5. Preventing Atherosclerosis through Lifestyle Modification

As stated in the last ACC/AHA Guideline, to follow a healthy lifestyle (Life’s Simple 7) is the most important measure to prevent atherosclerosis [151]. Most of the CVE in subjects without cardiovascular disease could be prevented by the avoidance of four unhealthy behaviors such as smoking, sedentary lifestyle, overweight, and nonsalutary diet and by the control of the following major risk factors for CVD: hypercholesterolemia, hypertension, and diabetes [151]. We briefly expose the main mechanisms by which these factors contribute to the development of atherosclerosis and the recommendations to control them. At least 80% of CVD could be prevented by elimination of health risks [1]. Psychological, social, and work stressors are also risk factors for CVD [1]. Therefore, multimodal approach is recommended. Detailed measures to prevent CVD are beyond of the scope of this review (see Piepoli et al. [1]).

5.1. Smoking

Smoking accounts for 10% of CVD cases [160]. Long-term smoking before the age of 50 years doubles the probability to die because of tobacco. Passive smoking is also a risk factor for CVD. Half of the deaths attributed to smoking are for CVD. Stopping smoking, whether actively or passively, is life saving and the most cost-effective measure to lower the risk for CVD [1].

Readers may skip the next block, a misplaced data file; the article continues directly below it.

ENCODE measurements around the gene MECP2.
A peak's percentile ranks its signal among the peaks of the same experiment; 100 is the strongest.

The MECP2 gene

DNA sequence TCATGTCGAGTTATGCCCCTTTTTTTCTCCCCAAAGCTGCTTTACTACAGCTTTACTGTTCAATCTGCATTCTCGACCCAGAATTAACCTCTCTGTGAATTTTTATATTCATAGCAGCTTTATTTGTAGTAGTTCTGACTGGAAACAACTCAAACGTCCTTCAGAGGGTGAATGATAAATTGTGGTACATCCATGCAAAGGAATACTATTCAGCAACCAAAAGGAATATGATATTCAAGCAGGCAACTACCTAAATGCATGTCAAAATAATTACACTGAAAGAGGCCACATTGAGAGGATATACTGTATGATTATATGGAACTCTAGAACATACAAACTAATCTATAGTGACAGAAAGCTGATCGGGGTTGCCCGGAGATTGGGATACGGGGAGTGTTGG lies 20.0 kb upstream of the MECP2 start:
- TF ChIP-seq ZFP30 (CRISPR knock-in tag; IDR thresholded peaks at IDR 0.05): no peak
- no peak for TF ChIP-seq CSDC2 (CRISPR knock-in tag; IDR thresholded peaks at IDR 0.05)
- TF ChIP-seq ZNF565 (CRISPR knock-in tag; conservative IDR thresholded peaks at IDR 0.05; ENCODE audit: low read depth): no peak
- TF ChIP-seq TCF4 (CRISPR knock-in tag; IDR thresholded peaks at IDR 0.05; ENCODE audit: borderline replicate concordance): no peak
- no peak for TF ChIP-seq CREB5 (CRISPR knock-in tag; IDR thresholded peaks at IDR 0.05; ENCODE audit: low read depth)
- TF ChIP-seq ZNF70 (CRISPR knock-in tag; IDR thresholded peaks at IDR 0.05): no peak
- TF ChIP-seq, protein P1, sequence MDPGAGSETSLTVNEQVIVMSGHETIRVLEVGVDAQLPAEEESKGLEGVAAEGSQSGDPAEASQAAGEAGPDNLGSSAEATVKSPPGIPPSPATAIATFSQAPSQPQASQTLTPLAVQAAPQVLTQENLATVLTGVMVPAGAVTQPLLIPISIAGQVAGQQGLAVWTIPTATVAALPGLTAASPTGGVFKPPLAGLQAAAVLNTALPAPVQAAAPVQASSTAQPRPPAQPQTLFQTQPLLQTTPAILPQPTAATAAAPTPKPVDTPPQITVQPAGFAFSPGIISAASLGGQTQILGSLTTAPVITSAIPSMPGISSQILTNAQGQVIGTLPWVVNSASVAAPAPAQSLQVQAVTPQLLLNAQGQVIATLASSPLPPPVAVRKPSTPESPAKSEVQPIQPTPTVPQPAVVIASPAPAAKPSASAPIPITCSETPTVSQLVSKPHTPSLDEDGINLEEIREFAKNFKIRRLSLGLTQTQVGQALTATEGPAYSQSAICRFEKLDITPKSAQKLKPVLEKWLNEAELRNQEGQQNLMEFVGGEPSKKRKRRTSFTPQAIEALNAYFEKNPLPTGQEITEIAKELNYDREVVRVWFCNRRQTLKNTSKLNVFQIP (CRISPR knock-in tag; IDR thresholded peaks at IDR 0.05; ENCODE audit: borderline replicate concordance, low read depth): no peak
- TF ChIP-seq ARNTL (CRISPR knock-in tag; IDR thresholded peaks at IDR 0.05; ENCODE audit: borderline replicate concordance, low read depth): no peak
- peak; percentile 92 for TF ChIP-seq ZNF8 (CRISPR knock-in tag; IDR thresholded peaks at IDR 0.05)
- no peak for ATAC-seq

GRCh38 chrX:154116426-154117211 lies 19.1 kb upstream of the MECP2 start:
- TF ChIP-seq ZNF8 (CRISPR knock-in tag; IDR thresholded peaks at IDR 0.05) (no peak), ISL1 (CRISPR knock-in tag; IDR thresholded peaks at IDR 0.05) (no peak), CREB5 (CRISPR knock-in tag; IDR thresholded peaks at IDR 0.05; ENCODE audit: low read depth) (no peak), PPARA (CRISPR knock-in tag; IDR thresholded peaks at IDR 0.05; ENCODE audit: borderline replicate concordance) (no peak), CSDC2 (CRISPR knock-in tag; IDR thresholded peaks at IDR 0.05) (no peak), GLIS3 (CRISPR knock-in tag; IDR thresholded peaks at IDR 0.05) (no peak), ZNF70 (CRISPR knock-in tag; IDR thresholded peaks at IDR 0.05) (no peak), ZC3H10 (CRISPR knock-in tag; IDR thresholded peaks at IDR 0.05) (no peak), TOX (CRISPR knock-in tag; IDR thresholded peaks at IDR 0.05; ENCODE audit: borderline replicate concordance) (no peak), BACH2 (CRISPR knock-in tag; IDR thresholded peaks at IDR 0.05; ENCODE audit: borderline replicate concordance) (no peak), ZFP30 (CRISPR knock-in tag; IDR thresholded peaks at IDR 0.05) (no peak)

Smoking damages endothelial function, increases oxidative stress, platelet activation, and inflammation, and promotes VSM cell proliferation and migration, contributing to atherosclerosis [1, 160].

Extensive vascular effects induced by smoking were already reviewed by other authors [160, 161]. Succinctly, smoking produces endothelial dysfunction through a variety of toxic chemical compounds, acting as a source and, at the same time, inducing oxidative stress. Tobacco decreases NO bioavailability, by increasing asymmetric dimethylarginine (ADMA) levels and uncoupling eNOS, by a mechanism that alters NADPH and xanthine oxidase enzymes [160, 161]. Vascular inflammation induced by smoking is related to a reduction in the expression of SIRT-4, decreasing IκB expression, which results in an increased NF-κB expression and, therefore, induction of inflammatory mediators. Furthermore, it increases vascular expression of a myriad of adhesive molecules, inflammatory chemokines, and cytokines promoting vascular reactions amplifying the inflammatory process that leads to atherosclerosis [160, 161].